Vevo: music empire strikes back

Feature A new video provider, owned by all bar one of the major music firms, is turning the tables on MTV.

NYC 12/08/2009 Doug Morris, L.A. Reid, and  Rihanna at The launch of VEVO The Premiere Destination for Premium Music Videos. Photo Credit ; Rahav Alfasi for The National  -  Skylight Studio New York, NY  United States.
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For years, MTV snubbed its nose at record companies, refusing to share the profits it gleaned from music videos of their artists. Now a new video provider is turning the tables as it is owned by all bar one of the major music firms, and the last may yet sign up. If any of the insomniacs who caught MTV's inaugural broadcast a minute after midnight on August 1, 1981, doubted what the cable channel was up to, they only had to wait for the chorus of the first song for the answer: "Video killed the radio star," sang those one-hit wonders, The Buggles.

A bit like MTV itself, it was a sugary pop hook and a ruthless business plan rolled into one. From the beginning, MTV set out to fundamentally change media. It did not invent the music video but it figured out how to make money from a medium that record companies had previous written off as a promotional expense. In the process, it changed the way stars were made and records were sold. The fans loved it but the record companies were less convinced. After all, this upstart station was making a healthy profit from selling advertising against their promotional material, but refusing to share this revenue stream.

Even more distressingly from the labels' point of view, MTV at its height was the very gatekeeper of cool, giving a single company vast power over the sales of an entire industry. This week, 28 years and one internet revolution later, the labels may finally have had their revenge. At a star-studded launch party in downtown Manhattan on Tuesday night, a venture was launched that, like the original MTV, aims to profit from advertising sold alongside music videos. This time around, the labels own it.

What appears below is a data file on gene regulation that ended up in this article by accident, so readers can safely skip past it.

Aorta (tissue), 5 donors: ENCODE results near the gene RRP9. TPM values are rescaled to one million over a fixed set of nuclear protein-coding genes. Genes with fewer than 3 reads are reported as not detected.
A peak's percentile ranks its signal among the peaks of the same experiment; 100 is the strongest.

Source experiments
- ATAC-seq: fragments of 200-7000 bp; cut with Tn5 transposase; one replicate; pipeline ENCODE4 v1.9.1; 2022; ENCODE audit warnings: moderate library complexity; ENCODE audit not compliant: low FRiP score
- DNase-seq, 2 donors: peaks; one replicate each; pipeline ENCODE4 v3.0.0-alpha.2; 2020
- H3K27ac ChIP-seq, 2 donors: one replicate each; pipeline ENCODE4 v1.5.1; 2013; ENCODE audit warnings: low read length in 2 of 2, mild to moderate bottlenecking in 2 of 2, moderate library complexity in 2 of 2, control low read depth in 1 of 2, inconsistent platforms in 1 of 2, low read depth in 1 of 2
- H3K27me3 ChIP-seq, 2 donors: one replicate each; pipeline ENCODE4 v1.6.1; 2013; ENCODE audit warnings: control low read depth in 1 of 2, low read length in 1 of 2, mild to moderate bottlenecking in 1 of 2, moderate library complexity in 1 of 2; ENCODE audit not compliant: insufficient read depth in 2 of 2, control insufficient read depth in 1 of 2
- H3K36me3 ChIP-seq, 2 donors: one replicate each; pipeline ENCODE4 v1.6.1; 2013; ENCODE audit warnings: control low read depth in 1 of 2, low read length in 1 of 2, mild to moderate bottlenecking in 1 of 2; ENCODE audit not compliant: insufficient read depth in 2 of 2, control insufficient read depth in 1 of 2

Vevo, a partnership between Universal Music Group, Sony Music Entertainment and the Abu Dhabi Media Company, the owner of The National, was dreamed up by Doug Morris, the chairman and chief executive of Universal. Mr Morris recently said in an interview with CNET that he saw a Universal artist's video posted on Yahoo a few years ago, where it was earning advertising revenue for the search site but not a penny for the record company.

He was rebuffed when he called Yahoo's chief executive to complain, so Universal removed their videos from Yahoo and AOL. The companies eventually worked out a profit-sharing deal but the incident drove home the point that music videos have value that can be used to generate profit online. "At the moment, online video advertising attracts 3 per cent of online advertising, and by 2013 it's supposed to grow to 11 per cent," says Ricky Ghai, the executive director of the digital media group at ADMC, which bought a stake in Vevo in October.

"That's really one of the key reasons as to why Vevo was born, to capitalise on this adspend." MTV may have given up on music videos years ago in favour of reality programming, but the fans have not. Music videos make up 14 of the 25 most-watched clips of all time on YouTube, the Web's top video-streaming site. But turning this popularity into profits is not as easy as it sounds. YouTube had been in search of better ways to do it, as many advertisers were wary of mixing their brand with the company's vast library of mostly user-generated content.